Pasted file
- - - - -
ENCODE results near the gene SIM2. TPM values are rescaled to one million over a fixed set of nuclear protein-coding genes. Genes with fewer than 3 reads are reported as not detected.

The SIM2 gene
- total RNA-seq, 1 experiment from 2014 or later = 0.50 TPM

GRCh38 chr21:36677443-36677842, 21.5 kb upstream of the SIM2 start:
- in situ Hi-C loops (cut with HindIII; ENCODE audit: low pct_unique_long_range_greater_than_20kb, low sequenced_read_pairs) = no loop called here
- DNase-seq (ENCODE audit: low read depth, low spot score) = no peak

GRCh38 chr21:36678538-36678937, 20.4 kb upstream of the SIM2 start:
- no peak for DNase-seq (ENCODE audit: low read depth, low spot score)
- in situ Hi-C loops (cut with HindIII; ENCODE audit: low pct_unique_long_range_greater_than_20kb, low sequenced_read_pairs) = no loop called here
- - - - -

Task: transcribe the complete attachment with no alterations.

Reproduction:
ENCODE results near the gene SIM2. TPM values are rescaled to one million over a fixed set of nuclear protein-coding genes. Genes with fewer than 3 reads are reported as not detected.

The SIM2 gene
- total RNA-seq, 1 experiment from 2014 or later = 0.50 TPM

GRCh38 chr21:36677443-36677842, 21.5 kb upstream of the SIM2 start:
- in situ Hi-C loops (cut with HindIII; ENCODE audit: low pct_unique_long_range_greater_than_20kb, low sequenced_read_pairs) = no loop called here
- DNase-seq (ENCODE audit: low read depth, low spot score) = no peak

GRCh38 chr21:36678538-36678937, 20.4 kb upstream of the SIM2 start:
- no peak for DNase-seq (ENCODE audit: low read depth, low spot score)
- in situ Hi-C loops (cut with HindIII; ENCODE audit: low pct_unique_long_range_greater_than_20kb, low sequenced_read_pairs) = no loop called here